The Armenian leadership openly sided with Turkey’s enemies, demanded a state on Ottoman land and formed anti-Ottoman militias. Many Turks were killed by these Armenian groups.
Turkey fears an official apology for the Armenian deaths would trigger claims on its land or on seized Armenian assets. Turks cannot believe the sincerity of foreign parliaments which, usually ill-informed about the Turkish case, give in to Armenian diaspora lobbying for genocide declarations. (One such bill looks likely to pass the U.S. Congress in April.) Politics often seems to trump history. [bold mine-DL] Would the French Parliament have made it a crime last year to deny a “genocide” by the Turks if an unrelated desire to keep Turkey out of the European Union had not been prevalent? ~Hugh Pope
The first statement is a shocking overgeneralisation. Mr. Pope has evidently written several books on Turkish history, so he ought to know better than to say broad and sweeping things about “the Armenian leadership.” Much of the flower of Ottoman Armenian political and intellectual leadership in Constantinople (or Konstantiniye as it was still called at the time) was wiped out in the days and weeks following the mass arrests of Armenian journalists, professionals, clergy, scholars and parliamentarians on April 24, 1915 (April 24 is now the day when the genocide is now commemorated). This leadership had remained quite loyal to the Ottoman Empire, maintaining the Armenians’ reputation as the “loyal” millet in contrast with the Orthodox Christian Slavs and Greeks who had been breaking away from the empire for decades. For their loyalty, they were rewarded with death, and the deaths of these leading figures gave the signal to the Turkish and Kurdish irregulars in eastern Anatolia to begin the massacres and forced deportation of Armenians from Van, Erzerum and Cilicia, among other locations. The Young Turk government during WWI coordinated with these irregulars to achieve maximum destruction of the Armenians in Anatolia. After the Ottoman defeat, there were even some trials of some of those who had participated in the slaughter. The slaughter was unfortunately not an entirely new thing, since there had been widespread massacres of Armenians in 1894-96 in the previous generation and no foreign war on which they could later be conveniently blamed. What was different starting in 1915 was the scale and organisation of the killing and the official backing of the government.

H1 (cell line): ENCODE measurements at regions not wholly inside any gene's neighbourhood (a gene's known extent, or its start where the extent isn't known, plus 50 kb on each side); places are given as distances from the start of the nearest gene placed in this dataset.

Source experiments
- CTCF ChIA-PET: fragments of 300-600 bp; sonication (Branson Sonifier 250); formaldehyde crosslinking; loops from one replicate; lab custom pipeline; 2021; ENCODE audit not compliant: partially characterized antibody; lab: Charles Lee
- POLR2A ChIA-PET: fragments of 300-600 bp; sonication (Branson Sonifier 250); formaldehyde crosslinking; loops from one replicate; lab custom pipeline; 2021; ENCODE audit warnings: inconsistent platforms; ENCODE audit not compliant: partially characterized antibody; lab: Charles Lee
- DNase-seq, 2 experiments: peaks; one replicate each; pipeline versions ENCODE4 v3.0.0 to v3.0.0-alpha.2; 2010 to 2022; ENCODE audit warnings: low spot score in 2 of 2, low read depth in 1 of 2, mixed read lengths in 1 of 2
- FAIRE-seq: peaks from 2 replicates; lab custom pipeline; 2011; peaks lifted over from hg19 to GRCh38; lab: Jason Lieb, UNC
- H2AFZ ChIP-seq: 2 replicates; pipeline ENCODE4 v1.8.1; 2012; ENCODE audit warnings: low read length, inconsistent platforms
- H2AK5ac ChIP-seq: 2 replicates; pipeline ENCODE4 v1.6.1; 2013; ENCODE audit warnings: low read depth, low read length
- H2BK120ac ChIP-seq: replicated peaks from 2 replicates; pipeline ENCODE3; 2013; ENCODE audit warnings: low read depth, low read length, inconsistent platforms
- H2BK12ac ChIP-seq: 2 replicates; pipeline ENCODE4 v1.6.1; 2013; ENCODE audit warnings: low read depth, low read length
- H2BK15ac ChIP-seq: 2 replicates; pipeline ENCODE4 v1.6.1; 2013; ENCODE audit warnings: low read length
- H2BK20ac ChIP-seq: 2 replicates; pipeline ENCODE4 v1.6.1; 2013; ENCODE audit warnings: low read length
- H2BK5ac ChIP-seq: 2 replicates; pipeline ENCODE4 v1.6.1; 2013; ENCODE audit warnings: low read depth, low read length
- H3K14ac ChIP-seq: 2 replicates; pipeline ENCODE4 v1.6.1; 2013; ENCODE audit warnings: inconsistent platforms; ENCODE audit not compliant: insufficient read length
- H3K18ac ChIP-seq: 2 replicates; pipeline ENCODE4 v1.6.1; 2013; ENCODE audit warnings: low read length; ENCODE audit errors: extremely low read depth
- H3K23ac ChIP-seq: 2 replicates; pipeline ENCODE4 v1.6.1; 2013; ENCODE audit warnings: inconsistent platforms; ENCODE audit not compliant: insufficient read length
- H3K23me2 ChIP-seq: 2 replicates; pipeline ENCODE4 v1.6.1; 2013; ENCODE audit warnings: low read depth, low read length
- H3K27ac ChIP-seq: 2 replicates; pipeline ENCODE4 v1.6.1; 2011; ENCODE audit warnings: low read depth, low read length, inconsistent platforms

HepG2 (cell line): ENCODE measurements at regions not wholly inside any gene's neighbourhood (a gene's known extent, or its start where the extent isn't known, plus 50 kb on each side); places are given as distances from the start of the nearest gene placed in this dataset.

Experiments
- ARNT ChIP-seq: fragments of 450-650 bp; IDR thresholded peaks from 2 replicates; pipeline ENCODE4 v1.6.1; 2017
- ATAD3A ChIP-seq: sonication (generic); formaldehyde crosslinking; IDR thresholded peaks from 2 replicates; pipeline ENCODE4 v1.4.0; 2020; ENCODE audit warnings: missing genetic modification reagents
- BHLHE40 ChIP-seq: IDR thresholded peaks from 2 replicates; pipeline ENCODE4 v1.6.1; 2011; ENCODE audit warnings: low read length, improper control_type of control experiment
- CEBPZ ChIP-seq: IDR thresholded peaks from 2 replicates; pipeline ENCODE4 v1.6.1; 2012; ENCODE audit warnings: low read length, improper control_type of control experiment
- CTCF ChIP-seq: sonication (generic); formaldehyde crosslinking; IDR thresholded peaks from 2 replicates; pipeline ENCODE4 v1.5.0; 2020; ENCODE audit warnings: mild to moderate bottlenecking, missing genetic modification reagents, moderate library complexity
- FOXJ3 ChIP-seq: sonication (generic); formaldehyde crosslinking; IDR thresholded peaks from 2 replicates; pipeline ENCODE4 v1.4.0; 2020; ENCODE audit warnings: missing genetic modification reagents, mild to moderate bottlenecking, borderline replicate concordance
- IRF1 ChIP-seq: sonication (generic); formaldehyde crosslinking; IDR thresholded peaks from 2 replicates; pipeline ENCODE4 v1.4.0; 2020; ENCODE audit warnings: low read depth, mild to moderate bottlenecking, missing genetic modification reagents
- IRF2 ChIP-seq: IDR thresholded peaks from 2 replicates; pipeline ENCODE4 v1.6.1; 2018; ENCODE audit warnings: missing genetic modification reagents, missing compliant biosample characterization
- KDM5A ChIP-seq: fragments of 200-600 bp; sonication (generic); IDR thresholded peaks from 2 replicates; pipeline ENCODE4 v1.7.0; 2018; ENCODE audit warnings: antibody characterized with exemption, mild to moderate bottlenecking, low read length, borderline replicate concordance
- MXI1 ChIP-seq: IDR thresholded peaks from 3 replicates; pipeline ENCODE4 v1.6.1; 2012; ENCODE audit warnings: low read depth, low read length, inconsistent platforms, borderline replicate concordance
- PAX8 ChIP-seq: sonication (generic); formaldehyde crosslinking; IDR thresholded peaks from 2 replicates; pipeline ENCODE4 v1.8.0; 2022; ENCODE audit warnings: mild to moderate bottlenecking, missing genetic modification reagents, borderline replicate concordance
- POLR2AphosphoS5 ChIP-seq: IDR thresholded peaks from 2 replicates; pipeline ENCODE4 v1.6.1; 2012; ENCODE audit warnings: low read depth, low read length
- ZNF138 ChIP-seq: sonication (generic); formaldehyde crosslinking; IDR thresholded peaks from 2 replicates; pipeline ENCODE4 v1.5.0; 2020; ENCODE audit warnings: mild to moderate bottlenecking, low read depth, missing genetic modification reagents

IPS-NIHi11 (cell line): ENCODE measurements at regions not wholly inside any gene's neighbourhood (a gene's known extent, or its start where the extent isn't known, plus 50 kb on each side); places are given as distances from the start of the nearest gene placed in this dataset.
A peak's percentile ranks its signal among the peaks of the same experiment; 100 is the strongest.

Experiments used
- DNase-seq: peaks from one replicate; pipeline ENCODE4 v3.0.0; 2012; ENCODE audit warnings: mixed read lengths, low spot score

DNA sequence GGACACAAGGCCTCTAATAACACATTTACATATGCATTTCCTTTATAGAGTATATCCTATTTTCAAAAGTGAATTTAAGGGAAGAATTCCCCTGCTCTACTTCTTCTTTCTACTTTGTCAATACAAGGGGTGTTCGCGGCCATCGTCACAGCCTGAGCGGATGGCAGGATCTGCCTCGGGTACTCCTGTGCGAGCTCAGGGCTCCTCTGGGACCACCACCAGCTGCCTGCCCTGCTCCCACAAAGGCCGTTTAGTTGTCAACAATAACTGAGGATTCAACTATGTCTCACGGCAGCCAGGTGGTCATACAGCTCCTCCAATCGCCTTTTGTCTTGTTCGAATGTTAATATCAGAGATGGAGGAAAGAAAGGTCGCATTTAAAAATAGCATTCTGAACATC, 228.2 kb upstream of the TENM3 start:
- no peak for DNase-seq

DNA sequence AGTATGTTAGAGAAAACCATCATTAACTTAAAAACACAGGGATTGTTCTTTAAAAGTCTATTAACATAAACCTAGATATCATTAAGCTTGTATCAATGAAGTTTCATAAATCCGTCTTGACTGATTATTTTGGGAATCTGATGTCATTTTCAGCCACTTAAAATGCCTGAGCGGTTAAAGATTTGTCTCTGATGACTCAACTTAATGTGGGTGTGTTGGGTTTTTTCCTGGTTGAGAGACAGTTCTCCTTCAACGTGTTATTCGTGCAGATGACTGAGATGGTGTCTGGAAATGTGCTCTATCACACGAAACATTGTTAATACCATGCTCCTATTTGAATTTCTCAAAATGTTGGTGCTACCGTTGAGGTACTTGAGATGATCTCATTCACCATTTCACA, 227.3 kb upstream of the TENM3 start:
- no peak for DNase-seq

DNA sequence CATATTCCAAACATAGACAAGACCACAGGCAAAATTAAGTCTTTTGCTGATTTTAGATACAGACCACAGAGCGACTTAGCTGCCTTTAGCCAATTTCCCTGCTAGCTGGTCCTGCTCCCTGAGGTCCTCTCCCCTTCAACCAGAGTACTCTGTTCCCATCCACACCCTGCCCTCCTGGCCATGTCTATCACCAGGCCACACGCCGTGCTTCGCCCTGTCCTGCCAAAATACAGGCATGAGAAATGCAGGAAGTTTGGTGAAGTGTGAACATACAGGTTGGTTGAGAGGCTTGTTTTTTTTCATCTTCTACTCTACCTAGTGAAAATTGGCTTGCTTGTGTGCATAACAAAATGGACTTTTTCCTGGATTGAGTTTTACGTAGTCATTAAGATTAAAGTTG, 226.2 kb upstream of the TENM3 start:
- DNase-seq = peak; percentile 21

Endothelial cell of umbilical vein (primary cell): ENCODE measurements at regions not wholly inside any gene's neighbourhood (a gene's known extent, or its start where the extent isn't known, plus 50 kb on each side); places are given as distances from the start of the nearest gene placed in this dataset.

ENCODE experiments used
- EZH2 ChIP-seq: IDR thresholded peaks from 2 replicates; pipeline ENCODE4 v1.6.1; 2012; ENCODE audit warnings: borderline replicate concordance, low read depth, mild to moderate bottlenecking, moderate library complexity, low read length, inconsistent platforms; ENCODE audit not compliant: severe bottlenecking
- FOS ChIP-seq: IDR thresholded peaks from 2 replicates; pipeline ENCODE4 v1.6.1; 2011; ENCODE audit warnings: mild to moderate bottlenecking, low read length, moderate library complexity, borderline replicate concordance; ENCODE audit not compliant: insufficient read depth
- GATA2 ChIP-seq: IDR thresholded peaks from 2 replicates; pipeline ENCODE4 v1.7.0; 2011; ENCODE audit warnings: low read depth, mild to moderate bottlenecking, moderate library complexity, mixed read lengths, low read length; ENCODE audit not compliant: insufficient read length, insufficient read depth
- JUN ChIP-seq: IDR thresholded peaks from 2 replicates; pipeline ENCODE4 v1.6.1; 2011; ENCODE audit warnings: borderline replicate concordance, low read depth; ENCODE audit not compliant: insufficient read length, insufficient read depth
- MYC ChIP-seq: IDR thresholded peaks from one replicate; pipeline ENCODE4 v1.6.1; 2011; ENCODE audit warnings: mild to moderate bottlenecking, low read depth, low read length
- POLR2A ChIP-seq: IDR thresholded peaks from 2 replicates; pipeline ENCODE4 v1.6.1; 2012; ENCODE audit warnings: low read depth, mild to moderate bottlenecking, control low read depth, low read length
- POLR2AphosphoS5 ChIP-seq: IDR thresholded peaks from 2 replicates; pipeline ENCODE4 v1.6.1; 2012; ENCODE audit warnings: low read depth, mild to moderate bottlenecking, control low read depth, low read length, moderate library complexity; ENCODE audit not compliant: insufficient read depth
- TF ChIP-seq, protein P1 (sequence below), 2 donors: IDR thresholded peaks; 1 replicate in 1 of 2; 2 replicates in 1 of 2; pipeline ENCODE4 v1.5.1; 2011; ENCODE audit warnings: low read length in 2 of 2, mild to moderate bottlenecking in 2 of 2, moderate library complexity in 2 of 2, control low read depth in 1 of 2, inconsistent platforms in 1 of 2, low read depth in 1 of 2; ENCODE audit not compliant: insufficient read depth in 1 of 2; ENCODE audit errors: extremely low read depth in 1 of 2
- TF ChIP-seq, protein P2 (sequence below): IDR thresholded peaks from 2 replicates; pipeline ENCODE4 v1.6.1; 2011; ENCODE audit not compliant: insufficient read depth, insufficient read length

There were some Armenian nationalists in eastern Anatolia who sided with the Russians in the hopes of establishing an independent Armenian republic (a goal which was briefly realised at war’s end before it was swallowed up by the Soviets and became Armenia SSR), but to refer to these people as “the Armenian leadership” or to treat the problem as if it were one of general subversion of the empire by the entire Armenian community in time of war when it was not the case is unworthy of someone who claims the role of historian. Indeed, Mr. Pope’s column reads very much like something out of the Turkish government’s own propaganda, including the scare quotes around the word genocide and the outrageous statement that it is somehow the Turkish government that has history, rather than politics, on its side. It is fairly obvious to most thoughtful people, whether Armenian, Turk or some other nationality, that the massacres did happen and did constitute the first modern genocide. It has been the political repression of the evidence and speech about this inside Turkey that has been the only real source of doubt about the genocide. It has been this persistent denial imposed by the Turkish government that has continued to frustrate and embitter the Armenian Diaspora.
As the late Mr. Dink had tried to argue, preoccupation with Turkish acknowledgement of the genocide has become for many Diasporans a consuming passion, even an unhealthy one. However, I can hardly blame them for wanting official acknowledgement that this did happen and was a deliberately orchestrated state-sanctioned attempt to annihilate an entire people. I don’t know why exactly Mr. Pope feels obliged to carry water for Ankara and the argument that “lots of people died–hey, there was a war on!”, especially when the latter is typically the refuge of the Holocaust-denier, but he lends his name to a bad cause and does not do his duty as an historian by lending credibility to the Turkish government’s self-serving justifications of a horrendous crime. Politics often seems to trump history all right, at least as far as Mr. Pope’s misleading description of the genocide goes.
For those interested in what a more serious historian has to say about the matter, Taner Akcam’s A Shameful Act is reputed to be an excellent study. (I regret that I have not yet had a chance to read it, but I plan to do so this year.) It confirms, as one would expect, that the genocide was “a deliberate, centralized program of state-sponsored extermination.” This is the work of a Turkish scholar who is keenly aware of the anxieties of Turks about acknowledging this crime, but who is also concerned to tell the truth about these terrible events. That is the sort of historian we should be heeding.